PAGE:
HIV Patients More Likely to Have Heart Troubles, But Less Access to Care
MONDAY, June 3, 2019 (HealthDay News) -- In what amounts to a double whammy for those living with HIV, a new American Heart Association scientific statement says these patients face higher heart risks but also major barriers to health care.
Three-quarters of people in the United States with HIV are older than 45 and have significant health problems at earlier ages than people without HIV, according to the statement published June 3 in the journal Circulation.
"Aging with HIV differs greatly from the aging issues facing the general population," Jules Levin wrote in an accompanying patient perspective. Levin has been living with HIV for 35 years and is the founder and executive director of the National AIDS Treatment Advocacy Project.
"On average, people living with HIV who are over 60 years old have three to seven medical conditions, including heart attacks, strokes, heart failure, kidney disease, frailty and bone diseases, and many take 12 to 15 medications daily," Levin explained in a heart association news release.
"As they age, people living with HIV are often alone and disabled, emotionally homebound due to depression, and are socially isolated. In addition, they often suffer from lack of mobility and an impaired ability to perform normal daily functions. We urgently need better awareness and more patient-focused research and care efforts for this vulnerable population," Levin said.
Antiretroviral therapy has changed HIV infection from a fatal disease to a chronic, manageable condition. However, people with HIV have a higher risk of heart attack, stroke, heart failure and sudden cardiac death than those without HIV.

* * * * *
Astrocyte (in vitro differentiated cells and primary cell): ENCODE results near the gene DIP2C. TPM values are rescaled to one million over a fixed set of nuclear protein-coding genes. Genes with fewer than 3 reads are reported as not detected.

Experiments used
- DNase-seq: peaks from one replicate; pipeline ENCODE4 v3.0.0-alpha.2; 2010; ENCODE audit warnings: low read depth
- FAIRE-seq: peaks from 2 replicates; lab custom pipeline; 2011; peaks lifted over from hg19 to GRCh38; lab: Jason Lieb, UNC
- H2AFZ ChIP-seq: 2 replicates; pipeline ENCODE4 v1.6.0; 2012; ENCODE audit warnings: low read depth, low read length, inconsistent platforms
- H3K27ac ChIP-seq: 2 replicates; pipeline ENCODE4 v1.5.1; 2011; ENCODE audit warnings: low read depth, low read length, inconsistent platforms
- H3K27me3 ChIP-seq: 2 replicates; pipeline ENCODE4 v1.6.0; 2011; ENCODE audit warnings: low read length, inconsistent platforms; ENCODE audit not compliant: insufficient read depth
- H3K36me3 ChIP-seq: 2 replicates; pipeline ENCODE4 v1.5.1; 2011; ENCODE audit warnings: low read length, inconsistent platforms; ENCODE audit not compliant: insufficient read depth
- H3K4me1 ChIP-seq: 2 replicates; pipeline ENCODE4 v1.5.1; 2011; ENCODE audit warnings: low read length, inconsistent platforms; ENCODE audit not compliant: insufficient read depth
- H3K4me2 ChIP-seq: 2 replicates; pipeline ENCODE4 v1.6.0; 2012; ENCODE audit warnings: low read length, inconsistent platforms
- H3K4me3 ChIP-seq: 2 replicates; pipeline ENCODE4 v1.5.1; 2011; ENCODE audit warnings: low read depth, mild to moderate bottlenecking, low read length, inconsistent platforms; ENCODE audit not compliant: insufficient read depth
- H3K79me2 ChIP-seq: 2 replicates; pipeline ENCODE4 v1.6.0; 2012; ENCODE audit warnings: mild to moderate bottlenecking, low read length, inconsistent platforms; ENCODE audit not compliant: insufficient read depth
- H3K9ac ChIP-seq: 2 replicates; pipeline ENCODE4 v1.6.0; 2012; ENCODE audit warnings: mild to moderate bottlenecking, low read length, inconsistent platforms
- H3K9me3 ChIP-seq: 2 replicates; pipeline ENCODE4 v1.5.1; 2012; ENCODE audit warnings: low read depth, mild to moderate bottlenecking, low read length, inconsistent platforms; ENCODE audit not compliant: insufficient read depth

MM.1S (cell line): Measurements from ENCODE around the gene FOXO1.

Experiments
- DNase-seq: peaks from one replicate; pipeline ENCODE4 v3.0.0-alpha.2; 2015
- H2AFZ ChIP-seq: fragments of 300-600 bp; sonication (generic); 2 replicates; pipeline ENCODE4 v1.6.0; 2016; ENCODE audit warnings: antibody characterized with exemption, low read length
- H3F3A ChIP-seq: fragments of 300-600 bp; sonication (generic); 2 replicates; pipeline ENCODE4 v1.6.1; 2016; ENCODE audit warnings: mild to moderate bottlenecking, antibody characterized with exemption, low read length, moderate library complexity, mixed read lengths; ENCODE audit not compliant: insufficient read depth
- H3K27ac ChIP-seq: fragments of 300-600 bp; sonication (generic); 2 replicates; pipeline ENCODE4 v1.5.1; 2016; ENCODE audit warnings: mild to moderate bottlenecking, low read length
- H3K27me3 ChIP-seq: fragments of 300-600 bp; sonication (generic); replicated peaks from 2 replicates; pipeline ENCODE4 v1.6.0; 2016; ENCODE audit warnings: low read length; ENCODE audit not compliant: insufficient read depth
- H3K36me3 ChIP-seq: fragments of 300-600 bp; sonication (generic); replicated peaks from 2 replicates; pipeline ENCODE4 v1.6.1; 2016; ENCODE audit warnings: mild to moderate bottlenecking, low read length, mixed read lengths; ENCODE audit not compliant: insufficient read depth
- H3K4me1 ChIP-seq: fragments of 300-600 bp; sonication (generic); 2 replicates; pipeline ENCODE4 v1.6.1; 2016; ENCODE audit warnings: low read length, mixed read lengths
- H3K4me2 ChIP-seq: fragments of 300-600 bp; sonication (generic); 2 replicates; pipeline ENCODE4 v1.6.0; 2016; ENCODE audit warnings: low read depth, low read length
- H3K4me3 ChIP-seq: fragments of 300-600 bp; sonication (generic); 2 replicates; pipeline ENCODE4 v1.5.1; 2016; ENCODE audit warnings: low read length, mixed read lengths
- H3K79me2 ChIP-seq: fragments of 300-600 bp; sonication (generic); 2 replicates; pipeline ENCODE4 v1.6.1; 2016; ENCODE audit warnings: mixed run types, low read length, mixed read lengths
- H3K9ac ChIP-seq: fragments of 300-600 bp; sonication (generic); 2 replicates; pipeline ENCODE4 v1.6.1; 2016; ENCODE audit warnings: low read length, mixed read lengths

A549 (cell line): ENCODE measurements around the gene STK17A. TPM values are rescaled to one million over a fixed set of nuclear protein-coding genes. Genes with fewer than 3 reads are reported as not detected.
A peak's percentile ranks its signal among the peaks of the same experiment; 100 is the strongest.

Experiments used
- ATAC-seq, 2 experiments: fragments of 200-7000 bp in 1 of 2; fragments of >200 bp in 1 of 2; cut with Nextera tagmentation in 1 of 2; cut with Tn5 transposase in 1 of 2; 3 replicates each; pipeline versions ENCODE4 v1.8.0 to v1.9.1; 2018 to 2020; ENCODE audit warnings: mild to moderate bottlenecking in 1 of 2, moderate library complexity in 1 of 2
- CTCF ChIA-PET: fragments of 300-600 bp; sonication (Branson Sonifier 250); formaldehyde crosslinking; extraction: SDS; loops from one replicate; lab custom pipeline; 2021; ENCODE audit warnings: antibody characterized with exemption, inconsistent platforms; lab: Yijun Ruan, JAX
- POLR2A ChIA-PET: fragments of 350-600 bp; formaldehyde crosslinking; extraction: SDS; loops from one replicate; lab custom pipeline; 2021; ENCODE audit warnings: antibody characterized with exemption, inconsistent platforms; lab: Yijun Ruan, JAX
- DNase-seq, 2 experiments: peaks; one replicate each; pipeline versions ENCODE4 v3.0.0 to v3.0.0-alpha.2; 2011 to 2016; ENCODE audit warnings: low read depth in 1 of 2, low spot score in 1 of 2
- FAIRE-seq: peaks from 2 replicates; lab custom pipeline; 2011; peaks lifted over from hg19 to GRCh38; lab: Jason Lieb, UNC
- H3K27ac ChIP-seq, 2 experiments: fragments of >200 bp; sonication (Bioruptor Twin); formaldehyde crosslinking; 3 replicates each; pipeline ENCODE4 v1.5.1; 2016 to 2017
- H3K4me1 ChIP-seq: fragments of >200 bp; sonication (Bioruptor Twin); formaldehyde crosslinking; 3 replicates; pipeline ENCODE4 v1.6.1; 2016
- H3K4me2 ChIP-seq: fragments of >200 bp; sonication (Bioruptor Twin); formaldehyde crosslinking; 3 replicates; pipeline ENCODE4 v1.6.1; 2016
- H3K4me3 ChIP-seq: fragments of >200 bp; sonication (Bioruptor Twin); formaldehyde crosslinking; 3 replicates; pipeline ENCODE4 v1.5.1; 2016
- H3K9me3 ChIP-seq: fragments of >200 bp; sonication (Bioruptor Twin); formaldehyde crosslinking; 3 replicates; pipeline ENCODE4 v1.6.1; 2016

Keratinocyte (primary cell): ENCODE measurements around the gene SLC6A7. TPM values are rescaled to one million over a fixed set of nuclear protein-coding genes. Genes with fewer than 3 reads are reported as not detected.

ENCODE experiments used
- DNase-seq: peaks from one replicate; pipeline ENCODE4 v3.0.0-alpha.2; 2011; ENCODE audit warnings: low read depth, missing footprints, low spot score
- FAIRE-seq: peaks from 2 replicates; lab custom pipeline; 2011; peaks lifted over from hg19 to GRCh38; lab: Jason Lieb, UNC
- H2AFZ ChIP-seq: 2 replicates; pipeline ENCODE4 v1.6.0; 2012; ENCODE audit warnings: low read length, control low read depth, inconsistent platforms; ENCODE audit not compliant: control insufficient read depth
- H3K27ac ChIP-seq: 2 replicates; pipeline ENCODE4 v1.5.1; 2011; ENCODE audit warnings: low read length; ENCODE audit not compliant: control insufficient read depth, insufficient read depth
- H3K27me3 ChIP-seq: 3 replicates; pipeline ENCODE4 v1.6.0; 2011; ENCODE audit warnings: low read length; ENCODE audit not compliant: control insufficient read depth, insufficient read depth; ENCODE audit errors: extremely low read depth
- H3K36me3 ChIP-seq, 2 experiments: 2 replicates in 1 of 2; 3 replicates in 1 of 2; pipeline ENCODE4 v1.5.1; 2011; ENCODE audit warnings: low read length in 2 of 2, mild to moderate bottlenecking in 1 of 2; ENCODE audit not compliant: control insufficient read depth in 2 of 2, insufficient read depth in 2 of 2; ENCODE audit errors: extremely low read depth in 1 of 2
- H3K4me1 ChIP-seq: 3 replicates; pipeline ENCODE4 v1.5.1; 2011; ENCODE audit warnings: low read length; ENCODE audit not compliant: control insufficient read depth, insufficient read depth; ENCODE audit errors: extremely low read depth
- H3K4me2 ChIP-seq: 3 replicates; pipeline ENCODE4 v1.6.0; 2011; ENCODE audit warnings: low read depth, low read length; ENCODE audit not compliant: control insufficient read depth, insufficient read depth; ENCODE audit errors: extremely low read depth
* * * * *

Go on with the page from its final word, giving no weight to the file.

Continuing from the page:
This increased risk is due to common factors such as diet, lifestyle and tobacco use, and HIV-specific risk factors such as chronic immune system activation and inflammation associated with HIV infection.
Tobacco use is common among people with HIV (42% are current smokers), as is heavy alcohol use, drug abuse, mood and anxiety disorders, low levels of physical activity and poor heart-lung fitness -- all of which can increase the risk of heart and blood vessel diseases, according to the statement.
According to Dr. Matthew Feinstein, chair of the statement writing group, "Considerable gaps exist in our knowledge about HIV-associated diseases of the heart and blood vessels, in part because HIV's transition from a fatal disease to a chronic condition is relatively recent, so long-term data on heart disease risks are limited." Feinstein is an assistant professor of medicine and preventive medicine at Northwestern University in Chicago.
The statement also noted that many people with HIV have difficulty accessing quality health care due to factors such as stigma, education level, where they live, lack of health care knowledge, mental impairment, injection drug use, mobility problems, frailty, depression and social isolation.
Age, racial/ethnic and gender disparities also affect care of people with HIV.
A healthy lifestyle that includes not smoking, regular physical activity, little or no alcohol, and a nutritious diet can help reduce the risk of heart troubles in people with HIV, Feinstein said.
Other measures may include cholesterol-lowering statins and medications that reduce the risk of blood clots, but more research is needed to confirm the benefits of such treatments.
The U.S. Centers for Disease Control and Prevention has more on living with HIV.
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